Review – Iron Man 3

Iron Man 3

Release Date: May 3, 2013

Director: Shane Black

Writers: Drew Pearce &
Shane Black (screenplay); Stan Lee, Don Heck, Larry Lieber and
Jack Kirby (comic book)

Stars: Robert Downey Jr., Gwyneth Paltrow, Don Cheadle, Guy Pearce, Ben Kingsley

MPAA Rating: PG-13

HoboTrashcan’s Rating:

There was much discussion of the reported $50 million Robert Downey, Jr. was paid for his role in The Avengers. That’s a staggering amount of money to pay an actor, regardless of how talented he is. But after seeing Iron Man 3, I can officially tell you … he’s worth every penny.

There were a variety of factors that went into the success of Marvel’s various Avengers movies. But the entire franchise was launched on the strength of the original 2008 Iron Man film. And that film was a joy to watch in large part because of Downey, Jr.’s charismatic portrayal of Tony Stark.

I bring this all up because it’s Downey, Jr.’s charisma that carries Iron Man 3. It’s a film with a bizarre and slightly convoluted plot that never comes close to reaching the heights of the original Iron Man or of The Avengers. But Downey, Jr. is such a joy to watch in the role that I was willing to forgive many of the film’s flaws and simply enjoy it for what it is.

At the beginning of the film, we discover that Tony Stark is still reeling from the events of The Avengers. The once cocky superhero is now filled with doubt and suffering from panic attacks. He came close to death while facing an enemy from another world. He’s having trouble shaking it all off and returning to his “regular” life.

A new villain surfaces – The Mandarin (Ben Kingsley), a flashy terrorist who hacks into television feeds to give long, poetic speeches after he bombs his targets. It’s difficult to pin down where he will strike at any given times, since his attacks seem to happen at random.

Meanwhile, an entrepreneur named Aldrich Killian (Guy Pearce) and a researcher named Maya Hansen (Rebecca Hall) hope to convince Stark Industries to invest in their cutting edge new research, which allows humans to regrow missing limbs. But all is not quite what it seems with their project.

The plot is full of twists and turns, some of which work better than others. At times, it seems like Black is misdirecting the audience just for the fun of it and his overuse of bait-and-switch tactics starts to wear thin after a while. However, I really enjoyed the surprise development about The Mandarin, a role which Kingsley is fantastic in.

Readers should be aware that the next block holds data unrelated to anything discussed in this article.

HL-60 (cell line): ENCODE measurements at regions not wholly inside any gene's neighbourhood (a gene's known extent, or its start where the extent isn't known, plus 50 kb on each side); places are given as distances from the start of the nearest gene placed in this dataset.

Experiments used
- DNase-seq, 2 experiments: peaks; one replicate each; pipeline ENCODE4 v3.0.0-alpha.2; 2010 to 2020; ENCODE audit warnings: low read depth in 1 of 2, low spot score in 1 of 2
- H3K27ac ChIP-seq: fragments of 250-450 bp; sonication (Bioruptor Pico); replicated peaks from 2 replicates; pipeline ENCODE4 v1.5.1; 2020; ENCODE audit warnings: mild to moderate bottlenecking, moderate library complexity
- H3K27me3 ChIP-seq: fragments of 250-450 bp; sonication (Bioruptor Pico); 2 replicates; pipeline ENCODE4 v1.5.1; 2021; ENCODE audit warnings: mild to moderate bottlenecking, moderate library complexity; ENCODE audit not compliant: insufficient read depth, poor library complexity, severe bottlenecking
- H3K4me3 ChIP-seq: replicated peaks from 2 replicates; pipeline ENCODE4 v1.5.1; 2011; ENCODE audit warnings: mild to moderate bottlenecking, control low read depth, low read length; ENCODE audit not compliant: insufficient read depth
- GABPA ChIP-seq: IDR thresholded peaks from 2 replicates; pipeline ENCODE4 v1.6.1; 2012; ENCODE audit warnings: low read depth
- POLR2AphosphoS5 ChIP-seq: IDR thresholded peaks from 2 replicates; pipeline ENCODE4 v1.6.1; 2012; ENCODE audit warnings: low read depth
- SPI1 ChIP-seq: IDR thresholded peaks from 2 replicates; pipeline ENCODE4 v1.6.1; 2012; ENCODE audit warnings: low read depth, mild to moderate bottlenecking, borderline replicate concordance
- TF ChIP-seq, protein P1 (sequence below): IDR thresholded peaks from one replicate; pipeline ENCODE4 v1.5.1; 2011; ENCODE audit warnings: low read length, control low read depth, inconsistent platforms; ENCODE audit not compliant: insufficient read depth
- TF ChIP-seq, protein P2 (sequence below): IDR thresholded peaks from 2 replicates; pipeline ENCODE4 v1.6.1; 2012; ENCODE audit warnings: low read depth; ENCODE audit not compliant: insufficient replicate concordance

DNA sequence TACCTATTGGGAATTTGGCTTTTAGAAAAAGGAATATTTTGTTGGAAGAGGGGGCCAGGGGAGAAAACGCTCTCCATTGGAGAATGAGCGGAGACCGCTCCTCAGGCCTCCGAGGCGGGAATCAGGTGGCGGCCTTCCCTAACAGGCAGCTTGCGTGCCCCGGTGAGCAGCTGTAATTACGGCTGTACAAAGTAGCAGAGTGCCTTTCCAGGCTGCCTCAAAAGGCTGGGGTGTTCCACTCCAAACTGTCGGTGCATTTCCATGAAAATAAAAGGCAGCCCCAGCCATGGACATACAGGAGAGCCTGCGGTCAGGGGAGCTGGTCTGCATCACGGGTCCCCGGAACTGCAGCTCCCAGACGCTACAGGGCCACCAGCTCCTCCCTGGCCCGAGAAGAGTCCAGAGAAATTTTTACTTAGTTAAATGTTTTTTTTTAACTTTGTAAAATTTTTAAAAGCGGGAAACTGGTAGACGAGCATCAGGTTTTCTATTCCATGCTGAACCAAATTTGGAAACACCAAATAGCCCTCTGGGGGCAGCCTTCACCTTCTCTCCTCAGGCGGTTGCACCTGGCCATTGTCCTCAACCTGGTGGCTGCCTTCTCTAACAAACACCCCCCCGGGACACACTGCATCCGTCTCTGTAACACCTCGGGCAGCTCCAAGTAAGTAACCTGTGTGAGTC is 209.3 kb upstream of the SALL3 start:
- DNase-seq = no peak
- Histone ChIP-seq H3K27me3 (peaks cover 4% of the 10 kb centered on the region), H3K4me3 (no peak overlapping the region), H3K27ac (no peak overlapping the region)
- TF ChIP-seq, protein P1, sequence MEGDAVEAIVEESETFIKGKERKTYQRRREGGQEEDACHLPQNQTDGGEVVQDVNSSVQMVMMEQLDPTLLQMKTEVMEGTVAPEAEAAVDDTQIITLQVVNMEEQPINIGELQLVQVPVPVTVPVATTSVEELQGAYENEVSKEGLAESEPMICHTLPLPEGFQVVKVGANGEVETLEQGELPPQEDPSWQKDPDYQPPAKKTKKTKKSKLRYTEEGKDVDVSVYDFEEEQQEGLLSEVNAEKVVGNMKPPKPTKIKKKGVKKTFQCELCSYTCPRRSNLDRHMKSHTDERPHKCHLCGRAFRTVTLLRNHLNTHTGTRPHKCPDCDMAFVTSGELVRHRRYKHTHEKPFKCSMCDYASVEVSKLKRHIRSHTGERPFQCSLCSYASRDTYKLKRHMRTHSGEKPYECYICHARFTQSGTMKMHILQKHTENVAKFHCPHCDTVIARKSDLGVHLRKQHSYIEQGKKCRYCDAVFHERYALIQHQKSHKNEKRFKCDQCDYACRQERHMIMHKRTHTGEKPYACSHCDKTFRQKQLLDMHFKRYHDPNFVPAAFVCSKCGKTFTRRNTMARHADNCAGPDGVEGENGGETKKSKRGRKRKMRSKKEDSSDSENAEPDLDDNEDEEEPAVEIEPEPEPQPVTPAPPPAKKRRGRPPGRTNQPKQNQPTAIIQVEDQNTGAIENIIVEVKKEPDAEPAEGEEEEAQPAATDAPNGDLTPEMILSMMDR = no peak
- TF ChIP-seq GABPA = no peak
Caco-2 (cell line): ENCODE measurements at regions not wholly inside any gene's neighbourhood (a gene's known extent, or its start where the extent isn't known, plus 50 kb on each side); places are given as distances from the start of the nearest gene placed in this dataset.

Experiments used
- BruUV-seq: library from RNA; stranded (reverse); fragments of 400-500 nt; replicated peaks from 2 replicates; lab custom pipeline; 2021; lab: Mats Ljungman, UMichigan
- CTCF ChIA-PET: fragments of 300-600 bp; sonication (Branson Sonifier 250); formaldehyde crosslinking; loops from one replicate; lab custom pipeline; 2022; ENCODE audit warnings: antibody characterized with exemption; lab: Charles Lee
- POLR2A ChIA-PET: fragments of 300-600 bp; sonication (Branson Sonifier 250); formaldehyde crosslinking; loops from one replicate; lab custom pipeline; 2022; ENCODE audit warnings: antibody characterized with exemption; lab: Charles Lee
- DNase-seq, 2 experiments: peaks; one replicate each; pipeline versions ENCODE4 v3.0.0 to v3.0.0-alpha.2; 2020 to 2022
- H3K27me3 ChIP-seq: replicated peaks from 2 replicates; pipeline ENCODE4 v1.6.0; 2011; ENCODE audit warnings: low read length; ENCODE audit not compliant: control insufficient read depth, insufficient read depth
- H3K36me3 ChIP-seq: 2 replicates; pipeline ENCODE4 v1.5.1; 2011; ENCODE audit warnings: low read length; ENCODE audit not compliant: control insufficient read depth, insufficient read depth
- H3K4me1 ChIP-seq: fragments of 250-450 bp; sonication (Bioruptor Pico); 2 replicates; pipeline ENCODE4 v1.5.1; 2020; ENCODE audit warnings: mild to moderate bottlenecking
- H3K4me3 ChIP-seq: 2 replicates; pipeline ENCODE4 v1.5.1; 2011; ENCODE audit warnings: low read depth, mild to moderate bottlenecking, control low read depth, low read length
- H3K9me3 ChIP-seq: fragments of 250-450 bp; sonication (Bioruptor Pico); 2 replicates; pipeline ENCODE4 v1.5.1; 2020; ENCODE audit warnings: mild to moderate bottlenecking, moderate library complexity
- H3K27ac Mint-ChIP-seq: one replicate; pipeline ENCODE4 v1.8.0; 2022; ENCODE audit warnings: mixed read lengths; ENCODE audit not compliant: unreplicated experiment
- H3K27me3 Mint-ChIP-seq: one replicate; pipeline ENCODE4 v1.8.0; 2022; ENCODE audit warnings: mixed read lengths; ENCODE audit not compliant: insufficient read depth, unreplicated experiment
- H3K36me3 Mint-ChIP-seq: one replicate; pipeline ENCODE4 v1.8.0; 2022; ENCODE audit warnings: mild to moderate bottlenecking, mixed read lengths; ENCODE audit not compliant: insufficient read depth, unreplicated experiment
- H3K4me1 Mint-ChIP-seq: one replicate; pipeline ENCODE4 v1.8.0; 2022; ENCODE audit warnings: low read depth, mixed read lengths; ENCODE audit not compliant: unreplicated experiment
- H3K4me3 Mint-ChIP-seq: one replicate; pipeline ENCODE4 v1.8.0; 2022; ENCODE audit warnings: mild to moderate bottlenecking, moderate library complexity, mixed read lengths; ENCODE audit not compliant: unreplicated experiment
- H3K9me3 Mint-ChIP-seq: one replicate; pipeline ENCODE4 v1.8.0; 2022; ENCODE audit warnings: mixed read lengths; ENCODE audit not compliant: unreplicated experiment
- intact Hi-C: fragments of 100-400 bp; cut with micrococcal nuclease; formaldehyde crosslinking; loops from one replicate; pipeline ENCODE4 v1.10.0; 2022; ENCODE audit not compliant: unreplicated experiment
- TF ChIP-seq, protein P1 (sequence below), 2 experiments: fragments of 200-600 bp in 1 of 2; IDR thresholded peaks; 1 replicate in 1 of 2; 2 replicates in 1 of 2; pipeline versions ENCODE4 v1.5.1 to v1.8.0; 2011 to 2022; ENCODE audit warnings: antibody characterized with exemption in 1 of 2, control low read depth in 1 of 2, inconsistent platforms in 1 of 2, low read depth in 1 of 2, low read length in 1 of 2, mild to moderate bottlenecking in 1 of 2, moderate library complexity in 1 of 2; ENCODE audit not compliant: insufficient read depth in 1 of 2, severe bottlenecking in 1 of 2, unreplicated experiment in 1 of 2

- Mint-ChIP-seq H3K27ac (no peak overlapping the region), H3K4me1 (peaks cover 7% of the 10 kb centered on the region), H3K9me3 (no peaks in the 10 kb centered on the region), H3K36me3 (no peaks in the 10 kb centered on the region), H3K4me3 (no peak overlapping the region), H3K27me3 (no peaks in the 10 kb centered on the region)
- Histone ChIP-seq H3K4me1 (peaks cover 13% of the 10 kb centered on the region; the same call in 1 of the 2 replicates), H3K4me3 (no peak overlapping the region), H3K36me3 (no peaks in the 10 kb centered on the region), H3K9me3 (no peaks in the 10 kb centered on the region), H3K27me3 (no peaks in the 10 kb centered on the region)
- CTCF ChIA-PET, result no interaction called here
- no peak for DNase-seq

There are a few moments that seem ridiculous even by comic book movie standards. For example, we learn at the beginning of the film that Stark is up to Iron Man Mark 42 – an experimental and yet-untested new suit. After an attack on Stark’s home, all of the other suits are buried in the rubble and he’s left with only Mark 42. Then that suit malfunctions and he’s left costume-less. So apparently we are supposed to believe that a genius crimefighter with 42 different Iron Man suits didn’t think to leave a couple of them somewhere besides his palatial and easily-targetable home. In Iron Man 2 he had a suit he carried around in a briefcase, but apparently he didn’t think to store that one at the office or in the car or anything.

Still, in spite of a few clunky plot developments, the film is still quite enjoyable. In addition to Downey, Jr.’s fantastic performance, there are also many great comedic moments in the film and some truly enjoyable action sequences.

The best action sequence involves a number of innocent bystanders getting sucked out the side of a damaged airplane. Iron Man must figure out a way to save all 12 of them as they are quickly plummeting to their doom. The scene is shot and executed beautifully and the solution Stark comes up with is a very clever and fun one.

On the flip side, I found the climactic battle to be a bit too chaotic and unsatisfying. The entire sequence takes place at night and at that point Stark is aided by a plethora of Iron Man suits operating on autopilot. What should be the high point of the movie instead devolves into a chaotic, difficult to follow orgy of explosions and firefights with robo-Iron Men.

Ultimately, Iron Man 3 is weakest installment in the Iron Man franchise. But it’s still a fairly entertaining film that works thanks to another strong performance by Downey, Jr., a handful of great action sequences and some really funny scenes. If you have enjoyed the previous films, chances are you’ll at least be moderately entertained by this one.

And if you do go to see it, make sure to stay all the way through to the end of the credits. The Easter egg scene at the very end of the credits is highly enjoyable.

Written by Joel Murphy. If you enjoy his reviews, he also writes a weekly pop culture column called Murphy’s Law, which you can find here. You can contact Joel at

Comments (1)
  1. Dan O. May 3, 2013

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